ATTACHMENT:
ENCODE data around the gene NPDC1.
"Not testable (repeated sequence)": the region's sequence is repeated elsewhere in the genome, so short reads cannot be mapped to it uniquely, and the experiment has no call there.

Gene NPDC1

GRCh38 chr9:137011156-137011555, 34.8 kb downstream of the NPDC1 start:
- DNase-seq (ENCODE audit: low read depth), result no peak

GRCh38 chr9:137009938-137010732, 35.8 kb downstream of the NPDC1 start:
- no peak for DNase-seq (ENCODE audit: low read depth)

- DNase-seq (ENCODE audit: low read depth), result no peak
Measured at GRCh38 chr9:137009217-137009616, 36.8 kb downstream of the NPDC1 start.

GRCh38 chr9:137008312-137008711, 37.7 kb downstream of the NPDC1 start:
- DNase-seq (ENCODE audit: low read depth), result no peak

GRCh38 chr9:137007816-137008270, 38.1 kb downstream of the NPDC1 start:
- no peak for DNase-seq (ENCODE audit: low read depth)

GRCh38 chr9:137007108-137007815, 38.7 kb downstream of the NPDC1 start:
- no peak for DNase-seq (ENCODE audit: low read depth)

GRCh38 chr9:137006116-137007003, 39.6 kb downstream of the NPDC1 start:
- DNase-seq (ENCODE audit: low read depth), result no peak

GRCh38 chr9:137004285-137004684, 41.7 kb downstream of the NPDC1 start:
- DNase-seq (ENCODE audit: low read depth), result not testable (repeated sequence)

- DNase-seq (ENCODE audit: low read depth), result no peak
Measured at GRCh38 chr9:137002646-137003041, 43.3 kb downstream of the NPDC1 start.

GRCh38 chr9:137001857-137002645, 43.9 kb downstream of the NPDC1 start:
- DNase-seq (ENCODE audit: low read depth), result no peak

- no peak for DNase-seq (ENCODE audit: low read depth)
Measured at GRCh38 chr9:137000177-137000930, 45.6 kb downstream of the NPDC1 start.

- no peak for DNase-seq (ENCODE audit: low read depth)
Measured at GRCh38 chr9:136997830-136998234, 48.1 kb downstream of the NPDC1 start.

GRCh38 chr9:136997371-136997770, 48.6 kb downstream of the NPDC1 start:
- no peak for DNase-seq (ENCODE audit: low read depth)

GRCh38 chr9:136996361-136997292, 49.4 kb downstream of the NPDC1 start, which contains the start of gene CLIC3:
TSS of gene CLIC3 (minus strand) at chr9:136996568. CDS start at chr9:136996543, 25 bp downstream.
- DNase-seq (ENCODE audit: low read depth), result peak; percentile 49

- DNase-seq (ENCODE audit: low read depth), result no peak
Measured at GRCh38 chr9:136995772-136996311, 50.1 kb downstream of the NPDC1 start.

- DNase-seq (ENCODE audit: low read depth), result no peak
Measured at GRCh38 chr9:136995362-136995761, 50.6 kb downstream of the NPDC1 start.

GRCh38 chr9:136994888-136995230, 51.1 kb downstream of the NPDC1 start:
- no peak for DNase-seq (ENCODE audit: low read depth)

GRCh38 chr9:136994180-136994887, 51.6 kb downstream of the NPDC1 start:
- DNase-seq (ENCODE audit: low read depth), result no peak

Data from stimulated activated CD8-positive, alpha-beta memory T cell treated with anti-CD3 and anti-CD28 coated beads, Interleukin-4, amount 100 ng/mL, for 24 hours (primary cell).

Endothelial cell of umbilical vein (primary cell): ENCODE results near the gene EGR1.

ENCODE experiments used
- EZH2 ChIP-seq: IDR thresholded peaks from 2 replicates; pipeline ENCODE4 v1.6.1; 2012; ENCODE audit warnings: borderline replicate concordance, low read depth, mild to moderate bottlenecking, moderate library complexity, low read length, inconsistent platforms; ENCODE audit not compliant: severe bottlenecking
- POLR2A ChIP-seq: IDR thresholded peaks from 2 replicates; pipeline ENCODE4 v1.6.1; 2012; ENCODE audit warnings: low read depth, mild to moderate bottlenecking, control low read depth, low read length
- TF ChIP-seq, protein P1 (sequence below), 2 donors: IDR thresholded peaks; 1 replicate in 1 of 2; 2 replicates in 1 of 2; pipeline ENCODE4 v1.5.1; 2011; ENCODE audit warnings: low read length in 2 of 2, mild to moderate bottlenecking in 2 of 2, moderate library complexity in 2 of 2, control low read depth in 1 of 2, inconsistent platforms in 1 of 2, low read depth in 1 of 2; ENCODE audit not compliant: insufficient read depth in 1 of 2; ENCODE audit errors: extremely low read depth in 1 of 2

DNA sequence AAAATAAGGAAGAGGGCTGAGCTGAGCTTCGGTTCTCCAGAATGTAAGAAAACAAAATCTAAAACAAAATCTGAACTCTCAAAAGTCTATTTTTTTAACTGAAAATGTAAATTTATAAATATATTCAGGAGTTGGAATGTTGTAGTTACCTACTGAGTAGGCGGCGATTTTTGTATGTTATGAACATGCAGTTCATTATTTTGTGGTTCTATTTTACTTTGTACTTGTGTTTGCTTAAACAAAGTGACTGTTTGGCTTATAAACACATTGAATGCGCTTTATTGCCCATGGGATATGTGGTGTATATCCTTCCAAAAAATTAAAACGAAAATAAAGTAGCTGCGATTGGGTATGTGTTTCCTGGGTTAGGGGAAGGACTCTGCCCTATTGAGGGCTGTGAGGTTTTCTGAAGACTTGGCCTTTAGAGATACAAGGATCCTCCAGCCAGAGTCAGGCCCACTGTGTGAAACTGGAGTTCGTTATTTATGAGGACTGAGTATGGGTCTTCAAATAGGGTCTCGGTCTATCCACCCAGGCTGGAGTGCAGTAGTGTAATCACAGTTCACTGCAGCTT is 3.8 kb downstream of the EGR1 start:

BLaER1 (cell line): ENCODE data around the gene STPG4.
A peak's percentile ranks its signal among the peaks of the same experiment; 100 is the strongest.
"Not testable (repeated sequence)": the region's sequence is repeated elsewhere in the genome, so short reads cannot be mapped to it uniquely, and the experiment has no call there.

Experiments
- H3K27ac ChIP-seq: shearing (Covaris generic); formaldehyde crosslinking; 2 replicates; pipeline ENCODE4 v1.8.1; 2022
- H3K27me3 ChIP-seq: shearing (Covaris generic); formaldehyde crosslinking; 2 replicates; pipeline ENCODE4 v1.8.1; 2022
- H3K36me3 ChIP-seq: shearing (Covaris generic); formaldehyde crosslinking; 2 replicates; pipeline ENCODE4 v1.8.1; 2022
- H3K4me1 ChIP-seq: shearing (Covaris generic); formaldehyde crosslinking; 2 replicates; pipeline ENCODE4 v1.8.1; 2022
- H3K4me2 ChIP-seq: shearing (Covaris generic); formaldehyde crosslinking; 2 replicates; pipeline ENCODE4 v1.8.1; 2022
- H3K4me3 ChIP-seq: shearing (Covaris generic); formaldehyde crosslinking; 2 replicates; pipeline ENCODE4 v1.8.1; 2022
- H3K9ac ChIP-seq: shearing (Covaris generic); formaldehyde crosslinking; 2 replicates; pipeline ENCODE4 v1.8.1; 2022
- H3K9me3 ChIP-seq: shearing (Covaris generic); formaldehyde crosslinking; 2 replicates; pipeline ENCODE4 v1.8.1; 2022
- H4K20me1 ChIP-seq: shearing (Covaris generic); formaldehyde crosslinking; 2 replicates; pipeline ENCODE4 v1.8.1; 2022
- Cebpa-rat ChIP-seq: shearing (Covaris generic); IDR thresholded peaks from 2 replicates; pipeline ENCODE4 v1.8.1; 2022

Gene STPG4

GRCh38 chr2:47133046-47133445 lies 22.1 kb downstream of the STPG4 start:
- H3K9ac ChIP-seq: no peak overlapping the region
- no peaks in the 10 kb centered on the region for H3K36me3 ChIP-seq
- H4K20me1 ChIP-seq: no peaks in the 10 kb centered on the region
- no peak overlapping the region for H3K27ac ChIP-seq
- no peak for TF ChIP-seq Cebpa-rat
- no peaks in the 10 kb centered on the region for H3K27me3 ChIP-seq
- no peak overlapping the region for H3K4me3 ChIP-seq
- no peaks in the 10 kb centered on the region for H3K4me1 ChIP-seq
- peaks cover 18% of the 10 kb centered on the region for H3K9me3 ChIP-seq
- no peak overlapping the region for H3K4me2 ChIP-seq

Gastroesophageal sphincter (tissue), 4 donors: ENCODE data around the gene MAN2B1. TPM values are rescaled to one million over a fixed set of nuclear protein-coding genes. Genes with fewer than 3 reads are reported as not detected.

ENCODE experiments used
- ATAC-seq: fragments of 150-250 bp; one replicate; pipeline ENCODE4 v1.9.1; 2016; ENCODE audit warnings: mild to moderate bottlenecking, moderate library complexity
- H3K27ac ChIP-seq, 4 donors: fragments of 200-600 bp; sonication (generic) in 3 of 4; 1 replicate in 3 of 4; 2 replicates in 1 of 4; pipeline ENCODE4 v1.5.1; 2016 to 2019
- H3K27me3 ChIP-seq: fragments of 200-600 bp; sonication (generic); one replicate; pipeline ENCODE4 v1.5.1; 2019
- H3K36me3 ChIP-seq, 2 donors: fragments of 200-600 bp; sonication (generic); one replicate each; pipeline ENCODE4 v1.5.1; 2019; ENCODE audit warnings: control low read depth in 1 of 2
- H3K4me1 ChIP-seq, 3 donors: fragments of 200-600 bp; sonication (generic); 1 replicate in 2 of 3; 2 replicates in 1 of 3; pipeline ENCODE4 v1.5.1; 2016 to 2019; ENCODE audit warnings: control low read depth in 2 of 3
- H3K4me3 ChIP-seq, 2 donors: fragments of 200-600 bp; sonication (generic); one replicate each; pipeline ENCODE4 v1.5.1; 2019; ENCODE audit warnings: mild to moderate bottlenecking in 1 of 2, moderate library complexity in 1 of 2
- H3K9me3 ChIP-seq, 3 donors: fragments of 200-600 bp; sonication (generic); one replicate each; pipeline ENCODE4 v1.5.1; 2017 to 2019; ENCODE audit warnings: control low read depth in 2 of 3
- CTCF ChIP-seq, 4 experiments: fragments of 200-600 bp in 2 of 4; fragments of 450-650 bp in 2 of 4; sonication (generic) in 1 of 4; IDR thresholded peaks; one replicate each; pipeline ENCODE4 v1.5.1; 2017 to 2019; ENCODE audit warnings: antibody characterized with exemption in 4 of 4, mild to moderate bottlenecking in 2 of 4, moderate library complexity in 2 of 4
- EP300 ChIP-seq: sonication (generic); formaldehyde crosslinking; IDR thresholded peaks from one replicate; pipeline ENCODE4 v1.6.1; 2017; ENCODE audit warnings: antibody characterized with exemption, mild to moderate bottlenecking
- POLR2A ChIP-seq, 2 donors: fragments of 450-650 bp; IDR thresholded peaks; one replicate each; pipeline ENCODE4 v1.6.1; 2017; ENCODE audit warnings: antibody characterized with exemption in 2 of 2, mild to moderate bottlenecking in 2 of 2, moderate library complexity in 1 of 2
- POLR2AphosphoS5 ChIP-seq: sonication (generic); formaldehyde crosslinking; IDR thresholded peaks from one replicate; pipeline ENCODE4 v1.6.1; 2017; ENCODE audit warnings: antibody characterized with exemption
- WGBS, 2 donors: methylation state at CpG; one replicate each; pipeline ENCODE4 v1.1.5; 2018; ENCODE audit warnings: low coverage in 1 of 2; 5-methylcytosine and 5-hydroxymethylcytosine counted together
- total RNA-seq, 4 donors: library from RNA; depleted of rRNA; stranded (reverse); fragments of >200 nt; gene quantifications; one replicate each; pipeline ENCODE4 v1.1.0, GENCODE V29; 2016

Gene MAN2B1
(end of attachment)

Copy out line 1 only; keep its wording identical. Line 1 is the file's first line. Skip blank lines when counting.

ENCODE data around the gene NPDC1.